Ensure better use of limited resources (such as training areas and ranges).
Ensure the health and the welfare of the soldiers and other affected personnel.
Minimize or eliminate the damage to natural and cultural resources.
1-27. Risk Management Principles. Commanders use the following three risk management principles
(described in FMs 100-14 and 3-100.4) to guide environmental-risk decision making:
Integrate risk management into mission planning, preparation, and execution.
Make the risk decisions at the appropriate level in the chain of command.
Formatted: Bullets and Numbering
Accept no unnecessary risk.
1-28. Five-Step Process. Knowledge of environmental factors is key to planning and decision making.
With this knowledge, leaders quantify risks, detect problem areas, reduce the risk of injury or death,
reduce property damage, and ensure compliance with the environmental laws and regulations. The five
steps identify specific environmental considerations that the commander and his staff must consider.
Step 1. Identify the environmental hazards. Commanders and staffs identify environmental
hazards during mission analysis. FMs 100-14 and 3-100. 4 define hazards as any actual or
potential condition that can cause injury, illness, or death to personnel; damage to or loss of
equipment or property; or mission degradation. Environmental hazards include all the activities
that may pollute, create negative noise-related effects, degrade archaeological/cultural resources,
or negatively affect threatened or endangered species' habitats.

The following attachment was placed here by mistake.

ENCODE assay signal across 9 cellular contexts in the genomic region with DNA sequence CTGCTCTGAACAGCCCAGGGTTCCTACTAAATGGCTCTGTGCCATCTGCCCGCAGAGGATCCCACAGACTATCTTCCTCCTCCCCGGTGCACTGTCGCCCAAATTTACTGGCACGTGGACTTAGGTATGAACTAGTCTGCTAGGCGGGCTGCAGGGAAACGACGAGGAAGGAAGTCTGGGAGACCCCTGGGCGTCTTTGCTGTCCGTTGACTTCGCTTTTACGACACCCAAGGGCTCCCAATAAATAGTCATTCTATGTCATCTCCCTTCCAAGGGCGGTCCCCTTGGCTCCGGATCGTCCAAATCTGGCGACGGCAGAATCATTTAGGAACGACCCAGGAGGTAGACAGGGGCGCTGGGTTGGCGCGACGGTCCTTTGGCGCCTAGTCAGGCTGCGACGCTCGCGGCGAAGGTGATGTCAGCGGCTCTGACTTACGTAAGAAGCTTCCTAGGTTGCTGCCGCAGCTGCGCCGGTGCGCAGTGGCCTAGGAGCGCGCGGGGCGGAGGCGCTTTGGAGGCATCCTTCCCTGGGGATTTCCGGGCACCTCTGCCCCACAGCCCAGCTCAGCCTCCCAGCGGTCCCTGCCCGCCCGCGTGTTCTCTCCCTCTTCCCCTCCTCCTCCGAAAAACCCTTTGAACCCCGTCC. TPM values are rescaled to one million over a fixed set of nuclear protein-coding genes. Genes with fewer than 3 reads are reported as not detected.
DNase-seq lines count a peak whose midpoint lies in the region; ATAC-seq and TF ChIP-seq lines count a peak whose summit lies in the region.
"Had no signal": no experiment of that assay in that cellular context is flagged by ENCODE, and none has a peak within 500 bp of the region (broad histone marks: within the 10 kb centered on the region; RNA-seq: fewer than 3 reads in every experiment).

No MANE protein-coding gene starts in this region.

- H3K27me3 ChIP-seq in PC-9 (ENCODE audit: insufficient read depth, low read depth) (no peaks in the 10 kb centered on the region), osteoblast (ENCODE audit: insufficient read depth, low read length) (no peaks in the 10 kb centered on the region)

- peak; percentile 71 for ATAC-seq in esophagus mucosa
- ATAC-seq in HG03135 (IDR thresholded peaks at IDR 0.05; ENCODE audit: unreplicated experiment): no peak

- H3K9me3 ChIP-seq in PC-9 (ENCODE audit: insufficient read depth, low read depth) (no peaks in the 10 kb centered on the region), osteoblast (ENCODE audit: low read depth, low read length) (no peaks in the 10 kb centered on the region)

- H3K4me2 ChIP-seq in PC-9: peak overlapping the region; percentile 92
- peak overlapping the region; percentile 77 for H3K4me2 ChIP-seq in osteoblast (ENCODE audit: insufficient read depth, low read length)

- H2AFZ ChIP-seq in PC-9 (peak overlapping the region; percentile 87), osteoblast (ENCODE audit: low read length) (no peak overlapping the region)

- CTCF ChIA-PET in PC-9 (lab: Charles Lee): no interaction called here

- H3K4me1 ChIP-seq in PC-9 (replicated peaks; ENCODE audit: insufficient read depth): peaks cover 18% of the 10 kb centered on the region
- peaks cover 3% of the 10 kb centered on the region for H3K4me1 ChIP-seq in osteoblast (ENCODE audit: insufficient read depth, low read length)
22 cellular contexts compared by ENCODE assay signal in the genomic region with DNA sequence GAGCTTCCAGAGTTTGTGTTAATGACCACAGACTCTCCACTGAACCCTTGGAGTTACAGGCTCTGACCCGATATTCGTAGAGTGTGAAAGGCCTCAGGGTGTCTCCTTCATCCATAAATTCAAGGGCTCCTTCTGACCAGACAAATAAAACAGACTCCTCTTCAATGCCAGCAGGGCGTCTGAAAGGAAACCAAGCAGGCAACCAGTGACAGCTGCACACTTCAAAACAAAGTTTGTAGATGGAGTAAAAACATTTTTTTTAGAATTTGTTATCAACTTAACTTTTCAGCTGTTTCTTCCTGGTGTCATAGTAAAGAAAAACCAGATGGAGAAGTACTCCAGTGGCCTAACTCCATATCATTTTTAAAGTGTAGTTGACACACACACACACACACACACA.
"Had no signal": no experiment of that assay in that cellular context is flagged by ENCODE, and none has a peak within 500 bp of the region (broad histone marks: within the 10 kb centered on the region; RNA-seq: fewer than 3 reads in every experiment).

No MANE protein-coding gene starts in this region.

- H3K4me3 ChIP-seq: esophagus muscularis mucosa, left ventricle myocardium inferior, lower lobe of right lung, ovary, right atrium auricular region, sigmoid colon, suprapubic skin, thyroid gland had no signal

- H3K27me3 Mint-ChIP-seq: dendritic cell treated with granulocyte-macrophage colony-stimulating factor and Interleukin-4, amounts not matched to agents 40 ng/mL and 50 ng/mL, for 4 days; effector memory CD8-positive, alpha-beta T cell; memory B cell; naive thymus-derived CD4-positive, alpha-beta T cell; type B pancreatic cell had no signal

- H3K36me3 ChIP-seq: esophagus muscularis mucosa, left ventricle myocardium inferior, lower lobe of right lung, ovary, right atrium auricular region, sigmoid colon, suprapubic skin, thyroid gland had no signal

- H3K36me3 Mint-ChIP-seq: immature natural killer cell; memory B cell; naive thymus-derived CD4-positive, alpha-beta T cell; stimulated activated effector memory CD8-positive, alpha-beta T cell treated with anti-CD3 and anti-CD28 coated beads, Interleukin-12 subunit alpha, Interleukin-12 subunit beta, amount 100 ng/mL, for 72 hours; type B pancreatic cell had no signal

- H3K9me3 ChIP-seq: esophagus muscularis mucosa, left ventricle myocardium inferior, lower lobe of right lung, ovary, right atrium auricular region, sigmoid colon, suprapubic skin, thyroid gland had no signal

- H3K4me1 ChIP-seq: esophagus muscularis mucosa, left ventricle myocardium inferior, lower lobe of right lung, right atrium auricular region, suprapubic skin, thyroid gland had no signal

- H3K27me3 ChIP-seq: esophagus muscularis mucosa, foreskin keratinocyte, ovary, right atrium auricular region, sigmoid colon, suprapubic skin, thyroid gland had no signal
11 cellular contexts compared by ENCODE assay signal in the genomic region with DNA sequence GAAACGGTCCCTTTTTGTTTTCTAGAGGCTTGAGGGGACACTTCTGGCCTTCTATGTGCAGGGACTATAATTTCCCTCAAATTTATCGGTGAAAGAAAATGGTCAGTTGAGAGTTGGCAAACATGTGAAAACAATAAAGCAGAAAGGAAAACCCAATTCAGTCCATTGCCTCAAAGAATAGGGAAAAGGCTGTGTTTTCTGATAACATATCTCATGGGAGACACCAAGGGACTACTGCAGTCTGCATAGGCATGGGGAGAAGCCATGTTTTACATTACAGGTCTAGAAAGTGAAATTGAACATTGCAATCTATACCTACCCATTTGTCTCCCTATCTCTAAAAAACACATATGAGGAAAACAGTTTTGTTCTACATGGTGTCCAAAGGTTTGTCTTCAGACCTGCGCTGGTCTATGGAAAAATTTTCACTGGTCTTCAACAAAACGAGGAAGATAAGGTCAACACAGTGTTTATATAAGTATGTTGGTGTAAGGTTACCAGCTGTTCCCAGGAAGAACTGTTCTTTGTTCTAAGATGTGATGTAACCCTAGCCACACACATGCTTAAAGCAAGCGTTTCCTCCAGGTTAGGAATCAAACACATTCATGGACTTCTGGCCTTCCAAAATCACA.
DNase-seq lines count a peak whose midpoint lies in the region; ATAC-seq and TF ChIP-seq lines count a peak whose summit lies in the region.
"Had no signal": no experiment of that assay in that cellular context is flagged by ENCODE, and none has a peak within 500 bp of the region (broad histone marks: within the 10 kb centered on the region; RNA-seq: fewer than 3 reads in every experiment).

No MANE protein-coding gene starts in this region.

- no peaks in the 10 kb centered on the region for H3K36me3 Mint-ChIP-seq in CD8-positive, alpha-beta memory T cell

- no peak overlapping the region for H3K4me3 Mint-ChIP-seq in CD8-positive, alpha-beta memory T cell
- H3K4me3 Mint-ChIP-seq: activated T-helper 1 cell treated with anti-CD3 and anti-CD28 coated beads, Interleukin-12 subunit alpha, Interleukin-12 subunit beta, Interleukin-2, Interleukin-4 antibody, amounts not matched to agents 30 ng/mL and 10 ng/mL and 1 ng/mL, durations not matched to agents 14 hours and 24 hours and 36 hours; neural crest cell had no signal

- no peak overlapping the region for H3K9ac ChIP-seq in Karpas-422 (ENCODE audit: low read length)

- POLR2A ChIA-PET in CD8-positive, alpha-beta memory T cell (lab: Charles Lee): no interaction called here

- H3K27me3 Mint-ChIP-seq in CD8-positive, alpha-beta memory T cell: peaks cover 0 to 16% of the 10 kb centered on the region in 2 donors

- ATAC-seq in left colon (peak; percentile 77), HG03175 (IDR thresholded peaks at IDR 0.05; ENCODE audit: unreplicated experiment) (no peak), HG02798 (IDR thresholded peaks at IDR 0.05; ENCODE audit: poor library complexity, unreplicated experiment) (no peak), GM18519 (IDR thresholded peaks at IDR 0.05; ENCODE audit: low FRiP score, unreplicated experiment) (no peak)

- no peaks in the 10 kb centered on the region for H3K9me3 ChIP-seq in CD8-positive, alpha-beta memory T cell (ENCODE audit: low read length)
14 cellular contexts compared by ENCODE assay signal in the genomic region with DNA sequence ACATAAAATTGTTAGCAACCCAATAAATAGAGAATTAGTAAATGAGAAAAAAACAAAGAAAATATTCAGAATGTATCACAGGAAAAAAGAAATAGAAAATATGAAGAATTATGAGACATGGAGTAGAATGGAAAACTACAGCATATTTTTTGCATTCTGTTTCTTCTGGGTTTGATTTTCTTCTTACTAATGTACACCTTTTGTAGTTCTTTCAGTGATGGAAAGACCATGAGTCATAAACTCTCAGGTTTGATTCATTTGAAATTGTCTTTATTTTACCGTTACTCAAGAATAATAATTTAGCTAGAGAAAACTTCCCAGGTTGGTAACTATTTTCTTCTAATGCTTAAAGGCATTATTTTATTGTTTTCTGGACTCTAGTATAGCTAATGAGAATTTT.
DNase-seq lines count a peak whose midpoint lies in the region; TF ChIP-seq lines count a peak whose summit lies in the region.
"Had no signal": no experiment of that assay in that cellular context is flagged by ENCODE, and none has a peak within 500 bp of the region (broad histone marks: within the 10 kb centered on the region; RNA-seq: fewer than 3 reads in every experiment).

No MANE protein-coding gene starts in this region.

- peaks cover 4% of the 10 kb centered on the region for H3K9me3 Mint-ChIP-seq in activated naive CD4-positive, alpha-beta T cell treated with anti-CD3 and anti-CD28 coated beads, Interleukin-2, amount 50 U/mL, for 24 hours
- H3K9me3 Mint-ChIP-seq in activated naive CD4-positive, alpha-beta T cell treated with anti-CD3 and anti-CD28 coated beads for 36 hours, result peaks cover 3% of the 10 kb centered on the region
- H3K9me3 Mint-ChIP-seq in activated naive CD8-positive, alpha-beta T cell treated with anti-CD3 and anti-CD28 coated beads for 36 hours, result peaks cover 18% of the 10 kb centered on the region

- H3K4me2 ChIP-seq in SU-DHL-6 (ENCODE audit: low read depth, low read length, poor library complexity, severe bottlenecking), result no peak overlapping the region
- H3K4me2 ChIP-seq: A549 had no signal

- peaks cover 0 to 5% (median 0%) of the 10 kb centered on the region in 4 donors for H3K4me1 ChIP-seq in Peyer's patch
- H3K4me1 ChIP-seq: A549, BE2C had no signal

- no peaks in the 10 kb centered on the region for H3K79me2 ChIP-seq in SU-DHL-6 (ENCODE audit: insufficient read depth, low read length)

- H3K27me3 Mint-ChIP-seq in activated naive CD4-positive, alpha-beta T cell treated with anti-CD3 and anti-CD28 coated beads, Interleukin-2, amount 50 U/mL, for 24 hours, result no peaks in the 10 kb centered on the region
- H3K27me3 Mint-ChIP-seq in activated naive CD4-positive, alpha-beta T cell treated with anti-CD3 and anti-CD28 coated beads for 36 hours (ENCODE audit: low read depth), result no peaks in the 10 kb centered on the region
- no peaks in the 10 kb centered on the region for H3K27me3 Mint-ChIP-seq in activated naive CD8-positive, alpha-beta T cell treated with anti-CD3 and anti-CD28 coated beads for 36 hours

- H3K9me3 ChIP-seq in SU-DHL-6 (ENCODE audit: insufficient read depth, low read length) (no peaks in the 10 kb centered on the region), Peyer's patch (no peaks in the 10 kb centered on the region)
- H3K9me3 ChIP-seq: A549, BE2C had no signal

Step 2. Assess environmental hazards to determine risk. Risk assessment is a three-stage process
to determine the risk of potential harm to the environment. The three stages are assess the
probability of each hazard, assess the severity of each hazard, and determine the risk level of each
Assessments include two factors--probability and severity. Probability is how often an
environmental hazard is likely to occur. Severity is the effect a hazard will have
expressed in terms of the degree of injury or illness, loss of or damage to the equipment
or property, the environmental damage, and other mission-impairing factors (such as the
loss of combat power).
Probability and severity are estimates that require individual judgment and a working
knowledge of the risk management process and its terminology. Leaders must assess the
probability and the potential severity of environmental damage. Platoon leaders use
common sense, past evaluations, higher commander guidance, historical data, lessons
learned, and any other useful sources to determine the probability of an event occurring.
Severity, however, attempts to quantify the amount of potential damage created by an
event. While leaders must assess the probability of environmental damage, they must also
determine how much damage the event would cause, regardless of the probability.
It is usually easier to determine the probability than the severity. Definitions for the
degrees of severity are not absolute; they are conditional and related to the mission,
enemy, terrain, troops, time available, and civilian consideration (METT-TC). Leaders